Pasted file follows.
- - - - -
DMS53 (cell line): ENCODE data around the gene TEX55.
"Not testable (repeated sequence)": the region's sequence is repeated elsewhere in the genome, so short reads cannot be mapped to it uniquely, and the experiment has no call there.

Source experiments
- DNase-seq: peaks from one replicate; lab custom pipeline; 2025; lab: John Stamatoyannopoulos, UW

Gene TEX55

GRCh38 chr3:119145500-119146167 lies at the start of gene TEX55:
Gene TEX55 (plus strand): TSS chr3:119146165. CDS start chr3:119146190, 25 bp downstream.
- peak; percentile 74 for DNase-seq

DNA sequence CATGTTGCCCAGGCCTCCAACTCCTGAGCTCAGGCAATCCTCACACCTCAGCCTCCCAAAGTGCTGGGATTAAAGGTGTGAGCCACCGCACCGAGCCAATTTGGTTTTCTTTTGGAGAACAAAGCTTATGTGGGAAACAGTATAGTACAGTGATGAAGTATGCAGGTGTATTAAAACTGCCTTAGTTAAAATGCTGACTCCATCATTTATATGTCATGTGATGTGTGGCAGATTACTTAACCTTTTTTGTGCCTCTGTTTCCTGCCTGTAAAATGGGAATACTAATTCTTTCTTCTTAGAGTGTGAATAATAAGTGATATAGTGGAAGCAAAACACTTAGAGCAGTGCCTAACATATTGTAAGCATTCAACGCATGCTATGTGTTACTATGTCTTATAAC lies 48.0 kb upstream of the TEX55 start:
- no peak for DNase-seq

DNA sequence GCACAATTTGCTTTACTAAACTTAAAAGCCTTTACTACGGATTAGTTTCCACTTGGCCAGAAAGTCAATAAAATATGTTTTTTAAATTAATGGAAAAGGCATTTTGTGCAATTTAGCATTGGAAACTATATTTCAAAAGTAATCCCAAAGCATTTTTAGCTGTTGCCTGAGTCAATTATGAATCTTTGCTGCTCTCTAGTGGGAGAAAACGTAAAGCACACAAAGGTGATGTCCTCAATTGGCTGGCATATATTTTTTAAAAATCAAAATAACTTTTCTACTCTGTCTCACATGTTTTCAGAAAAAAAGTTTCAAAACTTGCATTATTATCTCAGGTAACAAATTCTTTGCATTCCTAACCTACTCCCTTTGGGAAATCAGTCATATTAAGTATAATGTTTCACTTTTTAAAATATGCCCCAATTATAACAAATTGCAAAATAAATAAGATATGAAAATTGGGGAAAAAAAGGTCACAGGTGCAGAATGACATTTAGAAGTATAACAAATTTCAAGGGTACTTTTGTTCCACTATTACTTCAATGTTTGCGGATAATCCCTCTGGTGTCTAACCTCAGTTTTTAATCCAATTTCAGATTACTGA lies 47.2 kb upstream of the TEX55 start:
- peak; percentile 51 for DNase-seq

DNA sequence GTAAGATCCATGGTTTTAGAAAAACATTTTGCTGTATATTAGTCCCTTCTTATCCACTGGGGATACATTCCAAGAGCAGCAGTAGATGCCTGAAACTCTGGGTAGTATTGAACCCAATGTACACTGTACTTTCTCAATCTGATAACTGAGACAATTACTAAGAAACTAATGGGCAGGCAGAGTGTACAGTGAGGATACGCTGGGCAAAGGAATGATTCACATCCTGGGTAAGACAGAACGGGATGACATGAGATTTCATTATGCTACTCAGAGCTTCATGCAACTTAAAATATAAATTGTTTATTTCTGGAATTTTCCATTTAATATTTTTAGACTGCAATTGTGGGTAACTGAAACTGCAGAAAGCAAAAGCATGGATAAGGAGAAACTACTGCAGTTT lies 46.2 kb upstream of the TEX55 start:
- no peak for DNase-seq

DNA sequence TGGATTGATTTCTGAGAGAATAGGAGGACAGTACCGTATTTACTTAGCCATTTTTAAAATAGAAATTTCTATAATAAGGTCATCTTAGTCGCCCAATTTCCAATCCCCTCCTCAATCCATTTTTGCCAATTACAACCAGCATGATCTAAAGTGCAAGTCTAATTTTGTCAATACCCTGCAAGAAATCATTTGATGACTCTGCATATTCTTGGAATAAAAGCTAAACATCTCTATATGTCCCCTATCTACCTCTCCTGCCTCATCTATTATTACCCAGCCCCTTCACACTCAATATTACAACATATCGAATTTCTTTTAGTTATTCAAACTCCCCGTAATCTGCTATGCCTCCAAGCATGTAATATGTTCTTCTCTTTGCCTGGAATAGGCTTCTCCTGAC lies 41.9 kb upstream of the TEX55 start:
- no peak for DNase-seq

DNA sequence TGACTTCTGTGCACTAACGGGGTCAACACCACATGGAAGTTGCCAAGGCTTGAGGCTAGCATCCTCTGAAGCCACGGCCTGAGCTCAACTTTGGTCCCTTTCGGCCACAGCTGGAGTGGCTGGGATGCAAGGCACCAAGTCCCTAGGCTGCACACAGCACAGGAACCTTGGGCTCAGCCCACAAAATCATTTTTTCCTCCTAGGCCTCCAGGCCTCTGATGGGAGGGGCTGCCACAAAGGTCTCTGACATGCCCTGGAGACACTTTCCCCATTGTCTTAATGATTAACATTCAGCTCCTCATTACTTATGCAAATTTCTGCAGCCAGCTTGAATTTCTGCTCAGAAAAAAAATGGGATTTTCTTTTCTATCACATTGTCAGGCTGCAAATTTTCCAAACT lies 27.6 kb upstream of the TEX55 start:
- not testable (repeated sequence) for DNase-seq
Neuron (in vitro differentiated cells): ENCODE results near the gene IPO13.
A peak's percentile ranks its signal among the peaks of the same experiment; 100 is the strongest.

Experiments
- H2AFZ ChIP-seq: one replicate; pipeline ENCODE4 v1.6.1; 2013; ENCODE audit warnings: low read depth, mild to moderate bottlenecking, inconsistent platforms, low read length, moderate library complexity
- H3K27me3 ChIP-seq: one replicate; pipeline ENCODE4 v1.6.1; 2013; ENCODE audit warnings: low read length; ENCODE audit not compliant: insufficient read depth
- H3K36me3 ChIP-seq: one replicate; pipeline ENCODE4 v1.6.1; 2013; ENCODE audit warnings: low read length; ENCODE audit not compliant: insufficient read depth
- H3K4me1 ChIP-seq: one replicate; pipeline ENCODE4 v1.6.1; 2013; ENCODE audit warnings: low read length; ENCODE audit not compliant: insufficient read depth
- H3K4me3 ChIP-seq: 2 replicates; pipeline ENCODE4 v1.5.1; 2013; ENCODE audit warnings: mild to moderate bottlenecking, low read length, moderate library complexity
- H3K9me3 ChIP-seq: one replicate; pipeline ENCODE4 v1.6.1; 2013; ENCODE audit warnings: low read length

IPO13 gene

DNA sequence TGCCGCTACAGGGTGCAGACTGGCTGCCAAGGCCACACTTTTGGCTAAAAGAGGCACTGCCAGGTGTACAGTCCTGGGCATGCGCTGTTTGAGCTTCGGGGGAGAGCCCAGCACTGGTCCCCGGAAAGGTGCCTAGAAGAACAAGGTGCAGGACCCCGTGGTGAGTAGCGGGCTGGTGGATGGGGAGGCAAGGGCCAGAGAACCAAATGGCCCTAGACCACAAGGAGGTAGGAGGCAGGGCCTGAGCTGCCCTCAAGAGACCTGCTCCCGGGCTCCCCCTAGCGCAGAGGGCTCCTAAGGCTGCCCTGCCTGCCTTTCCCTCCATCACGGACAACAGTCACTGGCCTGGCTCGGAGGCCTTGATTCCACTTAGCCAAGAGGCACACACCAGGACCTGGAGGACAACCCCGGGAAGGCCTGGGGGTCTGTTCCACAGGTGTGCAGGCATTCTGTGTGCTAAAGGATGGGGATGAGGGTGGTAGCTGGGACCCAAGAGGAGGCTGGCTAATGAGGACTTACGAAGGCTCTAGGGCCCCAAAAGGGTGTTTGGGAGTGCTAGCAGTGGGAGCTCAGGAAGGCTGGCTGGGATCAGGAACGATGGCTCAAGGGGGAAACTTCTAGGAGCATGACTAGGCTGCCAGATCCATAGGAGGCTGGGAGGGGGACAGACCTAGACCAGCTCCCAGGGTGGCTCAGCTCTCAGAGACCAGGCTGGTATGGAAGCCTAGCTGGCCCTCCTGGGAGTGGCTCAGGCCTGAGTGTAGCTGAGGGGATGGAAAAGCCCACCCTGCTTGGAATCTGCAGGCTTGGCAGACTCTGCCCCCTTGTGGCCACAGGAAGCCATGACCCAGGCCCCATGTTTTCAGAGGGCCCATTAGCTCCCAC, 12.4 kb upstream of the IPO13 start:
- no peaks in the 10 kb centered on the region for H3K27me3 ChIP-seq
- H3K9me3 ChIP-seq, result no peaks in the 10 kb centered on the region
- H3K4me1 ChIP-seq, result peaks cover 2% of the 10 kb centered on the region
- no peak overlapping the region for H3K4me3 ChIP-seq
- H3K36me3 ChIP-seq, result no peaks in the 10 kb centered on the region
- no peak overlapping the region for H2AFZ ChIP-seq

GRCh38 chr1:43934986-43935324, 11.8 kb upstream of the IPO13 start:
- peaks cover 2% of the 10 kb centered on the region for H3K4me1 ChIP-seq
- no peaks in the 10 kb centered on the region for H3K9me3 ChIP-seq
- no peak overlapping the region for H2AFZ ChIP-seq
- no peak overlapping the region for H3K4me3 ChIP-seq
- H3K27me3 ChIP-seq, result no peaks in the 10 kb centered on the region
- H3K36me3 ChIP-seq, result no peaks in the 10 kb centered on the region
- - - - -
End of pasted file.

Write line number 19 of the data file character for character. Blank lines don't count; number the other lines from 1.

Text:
Neuron (in vitro differentiated cells): ENCODE results near the gene IPO13.